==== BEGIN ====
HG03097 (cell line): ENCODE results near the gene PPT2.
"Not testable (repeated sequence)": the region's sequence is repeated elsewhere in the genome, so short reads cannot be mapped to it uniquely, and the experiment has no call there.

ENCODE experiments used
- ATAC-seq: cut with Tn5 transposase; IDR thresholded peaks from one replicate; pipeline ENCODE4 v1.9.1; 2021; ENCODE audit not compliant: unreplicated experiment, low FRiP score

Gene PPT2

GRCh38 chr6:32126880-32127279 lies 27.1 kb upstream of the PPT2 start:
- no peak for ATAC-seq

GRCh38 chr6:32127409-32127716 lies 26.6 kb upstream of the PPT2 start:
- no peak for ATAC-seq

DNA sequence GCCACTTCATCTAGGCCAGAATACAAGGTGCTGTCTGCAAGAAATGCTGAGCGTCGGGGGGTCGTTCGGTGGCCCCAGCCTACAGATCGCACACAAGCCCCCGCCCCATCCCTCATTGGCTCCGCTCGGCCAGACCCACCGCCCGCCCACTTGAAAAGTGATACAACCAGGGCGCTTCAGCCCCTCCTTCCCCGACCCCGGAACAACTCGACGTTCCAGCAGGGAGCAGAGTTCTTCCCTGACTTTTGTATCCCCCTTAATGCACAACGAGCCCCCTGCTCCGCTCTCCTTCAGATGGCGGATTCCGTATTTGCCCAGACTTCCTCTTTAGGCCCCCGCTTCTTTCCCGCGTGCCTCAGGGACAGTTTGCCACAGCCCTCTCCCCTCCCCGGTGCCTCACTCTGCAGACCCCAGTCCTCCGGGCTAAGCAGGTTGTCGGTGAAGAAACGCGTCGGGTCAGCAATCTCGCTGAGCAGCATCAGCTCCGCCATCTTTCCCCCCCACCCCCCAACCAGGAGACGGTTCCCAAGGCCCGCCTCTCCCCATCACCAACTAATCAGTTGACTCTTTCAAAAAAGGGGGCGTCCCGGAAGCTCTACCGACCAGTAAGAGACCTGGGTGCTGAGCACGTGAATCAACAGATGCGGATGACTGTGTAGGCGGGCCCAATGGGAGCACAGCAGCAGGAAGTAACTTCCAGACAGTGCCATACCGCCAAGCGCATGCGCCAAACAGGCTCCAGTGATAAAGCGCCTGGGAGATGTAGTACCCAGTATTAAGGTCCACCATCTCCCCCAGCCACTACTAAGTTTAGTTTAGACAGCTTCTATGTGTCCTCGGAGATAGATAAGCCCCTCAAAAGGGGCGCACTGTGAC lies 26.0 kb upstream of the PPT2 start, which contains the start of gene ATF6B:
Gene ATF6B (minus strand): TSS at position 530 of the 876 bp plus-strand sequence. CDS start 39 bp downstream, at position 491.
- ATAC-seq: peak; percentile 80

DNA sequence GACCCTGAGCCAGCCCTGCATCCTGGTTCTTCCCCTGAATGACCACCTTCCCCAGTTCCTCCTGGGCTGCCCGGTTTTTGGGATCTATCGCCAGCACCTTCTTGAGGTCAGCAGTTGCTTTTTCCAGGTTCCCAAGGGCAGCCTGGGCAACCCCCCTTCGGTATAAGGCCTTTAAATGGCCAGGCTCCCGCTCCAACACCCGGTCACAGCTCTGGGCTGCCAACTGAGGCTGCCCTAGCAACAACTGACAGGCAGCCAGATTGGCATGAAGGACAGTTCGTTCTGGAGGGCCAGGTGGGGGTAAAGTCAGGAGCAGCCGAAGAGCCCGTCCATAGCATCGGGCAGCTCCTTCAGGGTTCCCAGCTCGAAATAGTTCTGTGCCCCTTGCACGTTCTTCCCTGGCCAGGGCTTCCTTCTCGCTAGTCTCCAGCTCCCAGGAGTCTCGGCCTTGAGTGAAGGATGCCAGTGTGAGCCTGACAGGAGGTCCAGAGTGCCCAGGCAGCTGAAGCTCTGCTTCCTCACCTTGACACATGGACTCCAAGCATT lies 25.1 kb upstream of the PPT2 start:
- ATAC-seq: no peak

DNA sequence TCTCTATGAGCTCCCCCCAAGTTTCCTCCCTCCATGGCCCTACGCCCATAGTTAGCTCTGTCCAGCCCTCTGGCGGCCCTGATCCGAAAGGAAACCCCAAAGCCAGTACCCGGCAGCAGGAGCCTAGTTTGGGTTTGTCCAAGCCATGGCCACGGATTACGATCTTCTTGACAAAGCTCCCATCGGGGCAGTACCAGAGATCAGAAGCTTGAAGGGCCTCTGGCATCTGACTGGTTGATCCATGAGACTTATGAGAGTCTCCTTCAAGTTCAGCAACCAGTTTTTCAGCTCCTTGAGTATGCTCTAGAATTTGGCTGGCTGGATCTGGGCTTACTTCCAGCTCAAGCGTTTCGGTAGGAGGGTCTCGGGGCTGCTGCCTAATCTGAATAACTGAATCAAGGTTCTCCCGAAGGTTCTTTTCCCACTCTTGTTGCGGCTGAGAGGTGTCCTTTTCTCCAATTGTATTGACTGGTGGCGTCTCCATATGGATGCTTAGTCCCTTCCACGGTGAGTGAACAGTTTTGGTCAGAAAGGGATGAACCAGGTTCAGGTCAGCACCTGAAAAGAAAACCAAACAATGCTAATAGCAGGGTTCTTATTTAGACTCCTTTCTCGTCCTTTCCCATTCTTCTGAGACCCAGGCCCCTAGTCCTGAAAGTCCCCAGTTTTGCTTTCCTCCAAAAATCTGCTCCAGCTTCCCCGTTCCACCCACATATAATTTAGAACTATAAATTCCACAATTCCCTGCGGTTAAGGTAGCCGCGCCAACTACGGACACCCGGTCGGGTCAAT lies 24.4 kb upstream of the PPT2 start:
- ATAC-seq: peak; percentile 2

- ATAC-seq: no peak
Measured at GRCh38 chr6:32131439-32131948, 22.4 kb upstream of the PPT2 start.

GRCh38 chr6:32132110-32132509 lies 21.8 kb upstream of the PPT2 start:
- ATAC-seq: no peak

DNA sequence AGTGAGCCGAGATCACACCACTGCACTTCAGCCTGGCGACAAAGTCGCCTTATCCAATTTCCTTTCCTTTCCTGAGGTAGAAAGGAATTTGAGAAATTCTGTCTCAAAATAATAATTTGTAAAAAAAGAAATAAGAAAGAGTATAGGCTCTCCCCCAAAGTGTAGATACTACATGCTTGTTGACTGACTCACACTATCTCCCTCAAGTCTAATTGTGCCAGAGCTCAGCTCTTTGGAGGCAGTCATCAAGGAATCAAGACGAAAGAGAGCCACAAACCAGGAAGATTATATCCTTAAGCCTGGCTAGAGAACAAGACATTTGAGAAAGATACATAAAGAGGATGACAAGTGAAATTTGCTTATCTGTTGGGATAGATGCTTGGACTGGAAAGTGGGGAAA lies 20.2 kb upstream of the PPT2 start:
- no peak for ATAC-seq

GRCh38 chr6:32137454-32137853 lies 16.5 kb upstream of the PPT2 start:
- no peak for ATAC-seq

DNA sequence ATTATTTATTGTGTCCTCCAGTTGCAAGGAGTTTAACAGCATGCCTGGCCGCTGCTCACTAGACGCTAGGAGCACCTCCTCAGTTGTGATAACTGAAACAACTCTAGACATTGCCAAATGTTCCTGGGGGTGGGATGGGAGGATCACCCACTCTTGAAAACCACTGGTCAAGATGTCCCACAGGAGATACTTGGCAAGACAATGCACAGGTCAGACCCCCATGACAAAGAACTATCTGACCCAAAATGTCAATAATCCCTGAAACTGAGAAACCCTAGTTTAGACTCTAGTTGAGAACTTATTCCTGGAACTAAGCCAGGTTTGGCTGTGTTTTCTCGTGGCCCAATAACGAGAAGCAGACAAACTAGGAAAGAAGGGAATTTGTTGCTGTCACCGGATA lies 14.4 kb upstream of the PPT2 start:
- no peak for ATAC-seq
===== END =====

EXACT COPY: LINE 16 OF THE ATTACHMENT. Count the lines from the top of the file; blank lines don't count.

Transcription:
- ATAC-seq: peak; percentile 2